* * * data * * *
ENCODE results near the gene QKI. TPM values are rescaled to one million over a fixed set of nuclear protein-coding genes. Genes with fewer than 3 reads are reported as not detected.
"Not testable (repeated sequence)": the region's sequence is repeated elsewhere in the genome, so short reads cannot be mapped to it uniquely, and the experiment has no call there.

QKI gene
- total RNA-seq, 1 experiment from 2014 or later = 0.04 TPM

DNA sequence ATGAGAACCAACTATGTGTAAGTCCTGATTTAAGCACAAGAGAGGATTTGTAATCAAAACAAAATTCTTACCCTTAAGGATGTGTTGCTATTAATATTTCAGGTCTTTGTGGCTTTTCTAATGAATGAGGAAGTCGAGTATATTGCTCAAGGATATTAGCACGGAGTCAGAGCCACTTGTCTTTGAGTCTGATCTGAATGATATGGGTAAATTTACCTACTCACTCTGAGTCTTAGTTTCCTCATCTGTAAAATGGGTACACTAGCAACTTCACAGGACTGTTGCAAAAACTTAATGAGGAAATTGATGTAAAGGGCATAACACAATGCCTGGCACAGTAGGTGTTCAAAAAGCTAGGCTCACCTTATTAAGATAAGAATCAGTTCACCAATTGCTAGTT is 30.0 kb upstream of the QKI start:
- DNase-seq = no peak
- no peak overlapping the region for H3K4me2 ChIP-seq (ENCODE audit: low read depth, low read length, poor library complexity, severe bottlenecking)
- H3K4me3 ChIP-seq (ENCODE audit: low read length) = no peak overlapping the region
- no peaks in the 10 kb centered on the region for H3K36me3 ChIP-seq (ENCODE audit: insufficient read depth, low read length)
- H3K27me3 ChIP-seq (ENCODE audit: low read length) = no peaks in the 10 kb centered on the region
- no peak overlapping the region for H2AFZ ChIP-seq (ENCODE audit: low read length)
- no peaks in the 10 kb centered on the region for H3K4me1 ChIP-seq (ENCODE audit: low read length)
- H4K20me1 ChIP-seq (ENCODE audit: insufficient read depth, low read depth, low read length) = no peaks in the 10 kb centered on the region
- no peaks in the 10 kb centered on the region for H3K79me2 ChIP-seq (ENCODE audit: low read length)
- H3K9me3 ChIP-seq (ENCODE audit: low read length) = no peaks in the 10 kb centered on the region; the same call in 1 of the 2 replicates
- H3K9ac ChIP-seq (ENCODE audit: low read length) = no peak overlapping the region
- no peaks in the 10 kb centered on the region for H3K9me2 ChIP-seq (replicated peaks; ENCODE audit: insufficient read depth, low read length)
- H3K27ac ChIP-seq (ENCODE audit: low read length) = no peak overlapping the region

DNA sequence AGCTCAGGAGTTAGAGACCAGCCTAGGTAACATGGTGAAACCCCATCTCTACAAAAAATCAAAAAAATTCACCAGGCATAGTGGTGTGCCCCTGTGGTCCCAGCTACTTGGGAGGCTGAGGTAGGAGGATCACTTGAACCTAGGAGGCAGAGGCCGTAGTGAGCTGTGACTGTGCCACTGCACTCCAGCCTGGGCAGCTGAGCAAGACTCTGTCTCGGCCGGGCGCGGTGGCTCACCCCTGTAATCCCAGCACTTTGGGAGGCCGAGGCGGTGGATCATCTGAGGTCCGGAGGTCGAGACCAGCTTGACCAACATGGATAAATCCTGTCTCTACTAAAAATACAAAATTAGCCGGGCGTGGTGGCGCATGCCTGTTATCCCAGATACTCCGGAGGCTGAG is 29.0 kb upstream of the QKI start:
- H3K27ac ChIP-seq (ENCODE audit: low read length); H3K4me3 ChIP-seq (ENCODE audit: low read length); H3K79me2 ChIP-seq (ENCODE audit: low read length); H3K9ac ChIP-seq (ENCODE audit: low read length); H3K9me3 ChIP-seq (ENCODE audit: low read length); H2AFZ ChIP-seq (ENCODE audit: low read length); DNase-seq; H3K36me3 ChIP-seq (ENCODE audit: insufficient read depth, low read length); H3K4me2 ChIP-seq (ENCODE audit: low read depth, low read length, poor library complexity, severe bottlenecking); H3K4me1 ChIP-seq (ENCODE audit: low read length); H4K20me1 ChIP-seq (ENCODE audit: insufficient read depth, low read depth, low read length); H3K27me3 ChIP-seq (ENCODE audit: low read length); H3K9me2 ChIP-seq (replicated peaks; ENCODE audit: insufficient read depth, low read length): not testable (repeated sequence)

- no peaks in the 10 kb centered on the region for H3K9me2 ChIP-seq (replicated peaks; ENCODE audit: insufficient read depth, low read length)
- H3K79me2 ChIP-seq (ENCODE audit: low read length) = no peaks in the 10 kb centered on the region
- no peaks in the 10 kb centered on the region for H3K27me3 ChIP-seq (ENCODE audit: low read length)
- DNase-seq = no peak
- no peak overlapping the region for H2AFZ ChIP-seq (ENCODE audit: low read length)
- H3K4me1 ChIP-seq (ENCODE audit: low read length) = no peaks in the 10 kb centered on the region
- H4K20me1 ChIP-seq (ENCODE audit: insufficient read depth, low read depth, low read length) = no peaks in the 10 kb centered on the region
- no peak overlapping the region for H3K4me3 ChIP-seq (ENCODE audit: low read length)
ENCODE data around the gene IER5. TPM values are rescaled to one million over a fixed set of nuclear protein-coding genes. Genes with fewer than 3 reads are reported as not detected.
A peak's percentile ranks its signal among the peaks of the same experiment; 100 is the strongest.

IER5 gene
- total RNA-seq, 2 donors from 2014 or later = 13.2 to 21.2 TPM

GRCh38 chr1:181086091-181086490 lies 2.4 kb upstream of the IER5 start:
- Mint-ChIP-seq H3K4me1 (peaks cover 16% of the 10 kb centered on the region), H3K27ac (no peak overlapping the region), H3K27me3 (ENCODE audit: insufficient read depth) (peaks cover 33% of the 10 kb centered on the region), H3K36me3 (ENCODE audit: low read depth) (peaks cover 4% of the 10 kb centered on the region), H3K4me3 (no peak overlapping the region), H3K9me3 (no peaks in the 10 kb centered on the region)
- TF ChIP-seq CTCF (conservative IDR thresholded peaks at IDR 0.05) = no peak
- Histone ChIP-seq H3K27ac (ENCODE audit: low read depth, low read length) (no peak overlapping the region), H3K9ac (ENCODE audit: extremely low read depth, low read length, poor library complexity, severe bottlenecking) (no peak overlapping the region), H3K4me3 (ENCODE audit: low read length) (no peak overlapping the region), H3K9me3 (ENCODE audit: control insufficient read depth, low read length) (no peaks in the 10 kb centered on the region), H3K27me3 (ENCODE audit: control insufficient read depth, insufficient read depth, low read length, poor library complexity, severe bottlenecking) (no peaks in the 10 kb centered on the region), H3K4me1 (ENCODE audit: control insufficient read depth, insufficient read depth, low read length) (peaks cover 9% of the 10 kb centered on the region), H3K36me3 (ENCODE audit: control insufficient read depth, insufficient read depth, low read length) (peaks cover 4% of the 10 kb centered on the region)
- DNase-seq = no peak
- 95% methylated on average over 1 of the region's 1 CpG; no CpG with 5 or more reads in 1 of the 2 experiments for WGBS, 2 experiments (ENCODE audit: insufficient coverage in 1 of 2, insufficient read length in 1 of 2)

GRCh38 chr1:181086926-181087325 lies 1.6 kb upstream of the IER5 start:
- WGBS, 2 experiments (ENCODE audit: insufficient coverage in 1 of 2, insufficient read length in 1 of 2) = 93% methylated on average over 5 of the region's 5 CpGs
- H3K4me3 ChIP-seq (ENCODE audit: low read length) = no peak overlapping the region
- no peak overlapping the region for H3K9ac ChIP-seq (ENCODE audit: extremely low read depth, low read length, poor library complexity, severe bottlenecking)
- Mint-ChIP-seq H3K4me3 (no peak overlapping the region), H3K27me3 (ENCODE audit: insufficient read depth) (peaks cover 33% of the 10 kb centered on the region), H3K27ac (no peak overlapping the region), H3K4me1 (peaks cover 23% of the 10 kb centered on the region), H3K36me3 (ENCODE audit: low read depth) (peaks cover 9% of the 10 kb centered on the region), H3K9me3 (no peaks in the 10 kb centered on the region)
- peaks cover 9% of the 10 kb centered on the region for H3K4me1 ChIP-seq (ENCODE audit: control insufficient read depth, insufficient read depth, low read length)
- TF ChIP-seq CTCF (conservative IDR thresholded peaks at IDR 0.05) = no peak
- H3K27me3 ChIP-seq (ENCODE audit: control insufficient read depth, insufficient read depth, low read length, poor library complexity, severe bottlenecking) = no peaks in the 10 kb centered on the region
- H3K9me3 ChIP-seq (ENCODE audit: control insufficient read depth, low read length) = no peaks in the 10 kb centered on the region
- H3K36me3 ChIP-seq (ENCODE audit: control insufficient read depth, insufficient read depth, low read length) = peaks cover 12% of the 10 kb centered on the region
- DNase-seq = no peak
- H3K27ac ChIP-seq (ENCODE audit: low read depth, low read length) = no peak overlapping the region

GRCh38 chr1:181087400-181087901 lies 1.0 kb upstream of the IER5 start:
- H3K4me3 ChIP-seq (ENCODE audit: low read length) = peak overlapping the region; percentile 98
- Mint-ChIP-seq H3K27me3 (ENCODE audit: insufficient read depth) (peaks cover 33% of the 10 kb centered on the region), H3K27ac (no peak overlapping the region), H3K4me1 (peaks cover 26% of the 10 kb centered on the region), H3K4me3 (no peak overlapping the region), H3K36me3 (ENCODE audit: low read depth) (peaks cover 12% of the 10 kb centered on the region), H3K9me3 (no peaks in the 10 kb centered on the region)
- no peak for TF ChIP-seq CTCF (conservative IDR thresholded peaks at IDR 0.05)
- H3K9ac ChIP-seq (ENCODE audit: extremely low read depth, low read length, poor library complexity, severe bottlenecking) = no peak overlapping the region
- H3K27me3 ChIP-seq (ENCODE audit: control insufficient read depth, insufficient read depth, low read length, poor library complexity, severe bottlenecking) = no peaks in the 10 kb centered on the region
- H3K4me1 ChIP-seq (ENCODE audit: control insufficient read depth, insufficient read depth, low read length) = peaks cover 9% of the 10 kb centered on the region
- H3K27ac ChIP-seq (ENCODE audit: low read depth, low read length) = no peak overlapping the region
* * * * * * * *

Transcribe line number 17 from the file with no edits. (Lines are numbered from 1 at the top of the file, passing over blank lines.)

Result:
- no peaks in the 10 kb centered on the region for H3K9me2 ChIP-seq (replicated peaks; ENCODE audit: insufficient read depth, low read length)